For many people, Christmas tree decorations don’t change much over the years. Ornaments that have been lovingly collected and passed down from generation to generation get hung on the tree, and that’s that.
So instead of messing with tradition, try thinking tops and bottoms to spruce up the tree this year.
“Think of your tree as a little black dress that you can accessorize differently to take it from formal to casual in an instant,” says Cathy Hobbs, New York-based home stager, interior designer and finalist on season six of HGTV’s “Design Star” competition show. “You can give your tree a totally different vibe without touching the ornaments by focusing on the skirt and topper.”
Not only is this type of updating easy, it’s also inexpensive. “You can spend hundreds of dollars on all new ornaments and garland, but just changing the topper and skirt is much cheaper and is still impactful,” says Gina Luker, editor of the remodeling blog Shabby Creek Cottage.
Every décor store will have fun options to play around with, but you can also go the DIY route. Here, Hobbs and Luker offer some ideas for finding the perfect topper-and-skirt combo, depending on the desired aesthetic.
Get a rustic feel that’s both natural and festive by gathering together pieces of wheat, hay or straw, wiring them together in the middle and tying a bright red ribbon around the wire, Hobbs says. Use that as a topper instead of a standard angel or star. Attach it to the tree with more wire.
Then, for a coordinating skirt, tuck a big piece of burlap around the base of the tree. For this look, Hobbs notes that decorators should use colorful ornaments so the tree doesn’t appear too neutral.
Hobbs suggests a quick trick to create a modern topper: Wrap many white lights around the top of your tree – way more than you have on the rest of it. Once turned on, they will appear like a brightly lit star.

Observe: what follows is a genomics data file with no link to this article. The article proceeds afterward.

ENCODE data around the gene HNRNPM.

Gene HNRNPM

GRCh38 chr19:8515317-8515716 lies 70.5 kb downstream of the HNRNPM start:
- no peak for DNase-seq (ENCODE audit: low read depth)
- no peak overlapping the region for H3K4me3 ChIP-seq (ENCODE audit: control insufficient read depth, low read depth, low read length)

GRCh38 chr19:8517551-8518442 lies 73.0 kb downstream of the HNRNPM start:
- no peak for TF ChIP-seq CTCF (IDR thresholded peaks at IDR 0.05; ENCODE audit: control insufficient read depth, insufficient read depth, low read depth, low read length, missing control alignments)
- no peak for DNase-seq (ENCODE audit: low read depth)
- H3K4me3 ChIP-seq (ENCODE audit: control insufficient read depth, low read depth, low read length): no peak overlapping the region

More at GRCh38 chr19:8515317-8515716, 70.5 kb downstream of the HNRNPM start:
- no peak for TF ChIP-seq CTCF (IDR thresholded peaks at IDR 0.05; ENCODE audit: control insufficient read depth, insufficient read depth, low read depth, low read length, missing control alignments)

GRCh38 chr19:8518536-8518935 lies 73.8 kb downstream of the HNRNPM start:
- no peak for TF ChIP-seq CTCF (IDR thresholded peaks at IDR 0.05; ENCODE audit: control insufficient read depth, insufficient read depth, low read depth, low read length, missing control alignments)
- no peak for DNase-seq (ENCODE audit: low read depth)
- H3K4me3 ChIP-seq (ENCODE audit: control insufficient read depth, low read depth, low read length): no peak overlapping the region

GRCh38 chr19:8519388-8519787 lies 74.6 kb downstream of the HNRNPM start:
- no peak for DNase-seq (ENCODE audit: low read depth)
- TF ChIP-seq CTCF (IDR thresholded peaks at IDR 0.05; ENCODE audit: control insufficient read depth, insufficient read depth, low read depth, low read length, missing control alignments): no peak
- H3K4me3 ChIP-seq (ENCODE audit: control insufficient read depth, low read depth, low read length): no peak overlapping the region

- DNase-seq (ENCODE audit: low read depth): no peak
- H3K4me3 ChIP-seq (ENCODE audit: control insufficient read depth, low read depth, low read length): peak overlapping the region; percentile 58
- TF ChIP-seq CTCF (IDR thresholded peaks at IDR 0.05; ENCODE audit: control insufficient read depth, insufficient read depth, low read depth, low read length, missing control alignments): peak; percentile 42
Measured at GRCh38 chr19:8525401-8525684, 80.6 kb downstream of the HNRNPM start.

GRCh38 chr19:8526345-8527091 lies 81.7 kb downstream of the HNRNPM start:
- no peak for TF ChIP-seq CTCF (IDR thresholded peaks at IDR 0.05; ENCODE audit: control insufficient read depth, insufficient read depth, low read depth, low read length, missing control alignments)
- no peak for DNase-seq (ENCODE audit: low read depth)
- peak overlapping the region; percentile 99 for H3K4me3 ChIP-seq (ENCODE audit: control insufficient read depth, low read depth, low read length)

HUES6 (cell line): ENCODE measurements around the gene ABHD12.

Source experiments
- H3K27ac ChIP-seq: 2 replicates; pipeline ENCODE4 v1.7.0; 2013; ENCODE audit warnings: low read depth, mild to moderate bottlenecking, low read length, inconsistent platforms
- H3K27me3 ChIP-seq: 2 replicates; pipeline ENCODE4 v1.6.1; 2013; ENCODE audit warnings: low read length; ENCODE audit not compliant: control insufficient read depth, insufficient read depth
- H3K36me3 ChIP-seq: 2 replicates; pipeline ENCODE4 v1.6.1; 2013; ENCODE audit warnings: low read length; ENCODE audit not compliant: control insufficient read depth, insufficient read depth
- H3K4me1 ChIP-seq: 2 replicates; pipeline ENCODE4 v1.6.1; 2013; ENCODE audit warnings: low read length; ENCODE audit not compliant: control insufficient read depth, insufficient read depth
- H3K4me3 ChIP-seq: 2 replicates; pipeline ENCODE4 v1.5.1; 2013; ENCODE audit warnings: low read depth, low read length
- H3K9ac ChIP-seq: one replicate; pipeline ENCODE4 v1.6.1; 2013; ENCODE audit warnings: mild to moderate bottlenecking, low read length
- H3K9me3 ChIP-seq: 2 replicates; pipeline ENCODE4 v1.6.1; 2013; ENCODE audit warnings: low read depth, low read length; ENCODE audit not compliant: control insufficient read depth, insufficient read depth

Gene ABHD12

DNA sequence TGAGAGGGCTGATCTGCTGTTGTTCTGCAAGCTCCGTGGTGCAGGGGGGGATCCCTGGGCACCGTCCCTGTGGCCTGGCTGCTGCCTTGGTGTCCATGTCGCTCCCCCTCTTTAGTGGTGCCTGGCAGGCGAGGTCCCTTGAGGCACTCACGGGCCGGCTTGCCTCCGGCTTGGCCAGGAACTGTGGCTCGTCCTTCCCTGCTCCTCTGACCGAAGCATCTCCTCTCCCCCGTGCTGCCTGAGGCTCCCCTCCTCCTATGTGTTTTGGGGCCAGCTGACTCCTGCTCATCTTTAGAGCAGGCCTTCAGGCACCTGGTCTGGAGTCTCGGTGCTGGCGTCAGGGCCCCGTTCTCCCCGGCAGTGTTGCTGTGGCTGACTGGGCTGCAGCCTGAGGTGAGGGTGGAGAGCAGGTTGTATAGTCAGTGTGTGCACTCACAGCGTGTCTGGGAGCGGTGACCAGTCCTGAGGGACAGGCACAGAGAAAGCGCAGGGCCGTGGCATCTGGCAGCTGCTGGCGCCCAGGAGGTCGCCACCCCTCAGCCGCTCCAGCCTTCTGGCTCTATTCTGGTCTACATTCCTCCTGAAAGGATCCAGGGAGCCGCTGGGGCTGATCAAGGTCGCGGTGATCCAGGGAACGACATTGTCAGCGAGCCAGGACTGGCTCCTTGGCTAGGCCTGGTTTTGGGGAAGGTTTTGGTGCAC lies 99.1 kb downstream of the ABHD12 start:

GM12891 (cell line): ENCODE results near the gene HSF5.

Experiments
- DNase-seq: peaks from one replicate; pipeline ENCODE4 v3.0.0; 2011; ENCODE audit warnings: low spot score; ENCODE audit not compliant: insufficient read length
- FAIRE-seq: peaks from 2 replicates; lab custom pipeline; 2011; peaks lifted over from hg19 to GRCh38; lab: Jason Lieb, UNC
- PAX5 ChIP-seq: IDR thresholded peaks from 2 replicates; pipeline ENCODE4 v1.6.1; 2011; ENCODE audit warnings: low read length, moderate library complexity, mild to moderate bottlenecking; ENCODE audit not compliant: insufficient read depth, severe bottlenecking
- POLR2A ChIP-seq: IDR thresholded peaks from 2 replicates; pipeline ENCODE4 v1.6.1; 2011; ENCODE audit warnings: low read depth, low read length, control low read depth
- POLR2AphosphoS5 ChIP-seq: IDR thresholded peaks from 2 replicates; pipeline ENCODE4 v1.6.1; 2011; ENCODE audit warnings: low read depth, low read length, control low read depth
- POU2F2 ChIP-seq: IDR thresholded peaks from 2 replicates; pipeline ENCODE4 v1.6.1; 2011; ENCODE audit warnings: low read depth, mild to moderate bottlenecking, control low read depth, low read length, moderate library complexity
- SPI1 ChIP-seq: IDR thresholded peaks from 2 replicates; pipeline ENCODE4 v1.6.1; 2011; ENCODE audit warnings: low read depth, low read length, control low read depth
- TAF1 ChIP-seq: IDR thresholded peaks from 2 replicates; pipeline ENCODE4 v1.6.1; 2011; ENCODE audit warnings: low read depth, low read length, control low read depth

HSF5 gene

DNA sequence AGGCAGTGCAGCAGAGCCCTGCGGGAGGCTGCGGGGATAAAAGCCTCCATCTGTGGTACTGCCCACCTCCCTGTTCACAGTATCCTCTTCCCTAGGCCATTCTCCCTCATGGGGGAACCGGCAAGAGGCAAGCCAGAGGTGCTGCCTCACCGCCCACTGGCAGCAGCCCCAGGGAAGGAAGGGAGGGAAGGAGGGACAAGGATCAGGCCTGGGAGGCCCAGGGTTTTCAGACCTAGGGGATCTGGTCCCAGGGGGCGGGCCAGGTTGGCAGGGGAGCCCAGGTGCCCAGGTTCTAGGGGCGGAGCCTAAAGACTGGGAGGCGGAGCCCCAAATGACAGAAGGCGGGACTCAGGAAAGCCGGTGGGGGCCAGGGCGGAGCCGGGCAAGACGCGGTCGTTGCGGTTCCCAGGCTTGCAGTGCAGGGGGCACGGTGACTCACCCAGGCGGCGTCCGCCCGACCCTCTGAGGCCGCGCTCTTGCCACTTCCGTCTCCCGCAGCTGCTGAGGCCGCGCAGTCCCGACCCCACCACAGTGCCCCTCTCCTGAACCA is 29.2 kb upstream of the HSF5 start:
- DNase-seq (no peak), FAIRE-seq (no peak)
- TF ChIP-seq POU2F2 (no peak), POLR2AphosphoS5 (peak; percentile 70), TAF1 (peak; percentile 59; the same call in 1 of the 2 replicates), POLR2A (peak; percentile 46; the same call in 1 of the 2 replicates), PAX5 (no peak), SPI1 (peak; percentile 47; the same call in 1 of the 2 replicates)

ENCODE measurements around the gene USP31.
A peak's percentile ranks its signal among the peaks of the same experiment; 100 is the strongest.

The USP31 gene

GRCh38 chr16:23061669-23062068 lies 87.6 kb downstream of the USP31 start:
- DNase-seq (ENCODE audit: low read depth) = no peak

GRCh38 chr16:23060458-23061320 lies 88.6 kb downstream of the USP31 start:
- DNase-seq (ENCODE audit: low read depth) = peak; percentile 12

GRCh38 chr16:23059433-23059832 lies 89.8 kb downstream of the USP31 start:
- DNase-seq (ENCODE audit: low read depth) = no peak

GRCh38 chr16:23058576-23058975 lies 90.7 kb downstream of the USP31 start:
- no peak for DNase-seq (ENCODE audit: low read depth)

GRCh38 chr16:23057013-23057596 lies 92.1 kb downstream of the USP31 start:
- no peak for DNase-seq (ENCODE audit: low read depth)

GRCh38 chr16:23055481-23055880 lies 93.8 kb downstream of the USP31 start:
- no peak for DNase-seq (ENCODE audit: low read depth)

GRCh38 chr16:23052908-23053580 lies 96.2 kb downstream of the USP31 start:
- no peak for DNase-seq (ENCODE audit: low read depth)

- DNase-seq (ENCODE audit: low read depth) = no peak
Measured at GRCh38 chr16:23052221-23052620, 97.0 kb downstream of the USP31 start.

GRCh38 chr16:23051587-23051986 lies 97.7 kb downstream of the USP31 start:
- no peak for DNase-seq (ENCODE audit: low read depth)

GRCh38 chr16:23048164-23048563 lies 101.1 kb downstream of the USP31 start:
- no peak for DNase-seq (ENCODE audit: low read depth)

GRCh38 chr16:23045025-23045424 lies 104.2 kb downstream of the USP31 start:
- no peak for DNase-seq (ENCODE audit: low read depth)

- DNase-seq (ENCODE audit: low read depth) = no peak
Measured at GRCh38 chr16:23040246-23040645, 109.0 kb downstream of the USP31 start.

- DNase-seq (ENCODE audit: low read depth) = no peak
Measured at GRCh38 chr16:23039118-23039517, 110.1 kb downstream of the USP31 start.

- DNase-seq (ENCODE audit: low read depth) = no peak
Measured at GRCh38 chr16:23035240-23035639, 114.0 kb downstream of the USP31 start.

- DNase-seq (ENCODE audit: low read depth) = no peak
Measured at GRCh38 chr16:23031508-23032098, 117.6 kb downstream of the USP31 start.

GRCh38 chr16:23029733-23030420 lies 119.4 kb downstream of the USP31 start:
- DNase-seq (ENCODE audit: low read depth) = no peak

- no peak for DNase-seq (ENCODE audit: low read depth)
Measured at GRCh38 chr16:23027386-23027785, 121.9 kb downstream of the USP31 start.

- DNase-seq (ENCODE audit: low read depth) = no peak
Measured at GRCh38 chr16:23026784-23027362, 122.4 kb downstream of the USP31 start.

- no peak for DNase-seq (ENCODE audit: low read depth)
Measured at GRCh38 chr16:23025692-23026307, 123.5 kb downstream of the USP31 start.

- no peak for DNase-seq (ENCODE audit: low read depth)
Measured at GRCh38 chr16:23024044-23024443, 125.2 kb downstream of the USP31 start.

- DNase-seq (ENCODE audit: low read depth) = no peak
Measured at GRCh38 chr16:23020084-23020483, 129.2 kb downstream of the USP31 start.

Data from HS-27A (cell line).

Swap out a traditional fabric skirt for a cool looking planter, bucket or box that’s been spray painted in a bold color, Luker suggests. This works particularly well if you have a live tree instead of one that’s been cut down.
For a formal look, Luker recommends tying an oversized ribbon into a big bow at the top, using wire to keep it securely in place. Don’t cut the ribbon too short; let the ends reach all the way down to the bottom of your tree for a stronger visual impact.
Balance that with tulle or metallic mesh as a skirt, says Hobbs. Those fabrics will stay nice and full, giving your tree drama and elegance.
This also is an opportunity to get personal with your décor and show off items that have special meaning to you.
Hobbs suggests using a large picture frame that’s not too heavy and putting a favorite quote, line from a carol or picture of your family in it. Place your tree in a corner of the room and wire the frame to the top of it. (This works best on an artificial tree, since its top will be nice and sturdy.)
Then pull out a favorite antique quilt, blanket, table cloth or other heirloom fabric that has significance to you, she says. Drape it around your tree as a skirt: It’s better than keeping the cloth hidden in a linen closet. And if you’re worried about it getting ruined, protect the fabric by first covering the base of the tree with a few plastic bags.